First discovered by Captain Cook’s crew in 1779, The Island of Lanai is also known as the Aloha state’s most exclusive island. Hawaii’s 6th largest island in size (and population) is home to about 3,000 residents, who live mostly in Lanai City (now, there’s a misnomer).
Truth be told, it appears it was easier for Cook to locate the island than it is to book visitors to the island.
First and foremost, with the Experience at Koele Golf Course now shuttered indefinitely, only the Challenge at Manele Golf Course (designed by Jack Nicklaus) remains viable and playable, but only if one stays at the hotel. The golf course overlooks the ocean, is generally quite warm and dry, and features a multitude of Nicklaus signatures along the cliffs hanging above the blue Pacific.
Secondly (and most unfortunately), Lanai is a Four Season’s operation at both of its lodging venues. This means service and amenities, but it also means prices so lofty you’ll need to consult your banker (or take a second mortgage) before making reservations. Rooms start at about $1,000 per-night. There is also a problem getting to and from Lanai, with very limited air service. In other words, getting to and from Honolulu International Airport (HNL) and back, combined with your ground transportation to and from your Lanai lodging, can easily cost more than an outrageous $500 for two persons.
Lanai set its sights—in the late 1980s—on becoming a high-end retreat for the well-healed. The transformation was successful in a number of ways that transcend the obvious intention. Now, Hawaii’s “private” island is owned principally by Oracle founder Larry Ellison, who is crafting yet another reinvention of the island.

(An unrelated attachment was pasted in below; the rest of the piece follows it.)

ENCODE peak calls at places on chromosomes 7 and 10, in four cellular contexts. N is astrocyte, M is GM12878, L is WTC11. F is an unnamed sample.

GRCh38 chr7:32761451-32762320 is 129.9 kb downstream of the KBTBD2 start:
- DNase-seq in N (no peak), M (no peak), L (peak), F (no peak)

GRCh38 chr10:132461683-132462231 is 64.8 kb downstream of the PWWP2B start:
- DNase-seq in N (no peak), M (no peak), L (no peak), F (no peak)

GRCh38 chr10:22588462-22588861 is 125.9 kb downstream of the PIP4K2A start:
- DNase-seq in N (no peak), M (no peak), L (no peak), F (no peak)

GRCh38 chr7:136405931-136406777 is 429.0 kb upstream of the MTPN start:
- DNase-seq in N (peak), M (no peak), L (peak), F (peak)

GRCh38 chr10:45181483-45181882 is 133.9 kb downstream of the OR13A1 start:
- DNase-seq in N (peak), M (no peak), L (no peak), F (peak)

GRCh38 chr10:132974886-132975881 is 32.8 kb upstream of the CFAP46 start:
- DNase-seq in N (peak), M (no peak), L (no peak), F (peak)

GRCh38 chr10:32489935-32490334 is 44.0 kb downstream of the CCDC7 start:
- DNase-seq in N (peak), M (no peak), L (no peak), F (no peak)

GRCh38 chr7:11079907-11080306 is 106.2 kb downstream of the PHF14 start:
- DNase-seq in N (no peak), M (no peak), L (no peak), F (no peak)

Lanai boasts two luxury resorts—one a beachfront hotel and the other is a lodge in the upcountry, which is also closed indefinitely. Along with the two resorts came some interesting attractions and amenities, like 36 holes of world-class golf (now reduced to 18 holes), a half-dozen dining venues, Lanai Pines Sporting Clays (one of Hawaii’s hippest attractions with clay shooting, air rifle target range and archery), plus a limited array of resort goodies.
Even with the emergence of the posh hotel and lodge, Lanai has not completely lost the charm of a small island. Lanai City’s public square still hosts a Farmer’s Market every Saturday morning and is home to a handful of nifty shops and galleries, three food markets and a few eateries (most only for breakfast and lunch).
Getting there is a real problem. Cost is another. It’s a wait-and-see right now, but with only 18 holes in operation (and with renovations generally keeping one hole closed daily), the question becomes, do you really want to fork over the dough for a visit?
Unfortunately, we can’t help you (nor it seems can anyone else) with anything regarding Lanai—and for that reason, plus the extraordinarily high costs and limited golf holes currently in the mix, we suggest you visit Hawaii’s Big Island—The Golf Capital of Hawaii, where the golf, lodging and dining options are abundant, varied, unique and sensational!
Best Hawaii Vacations
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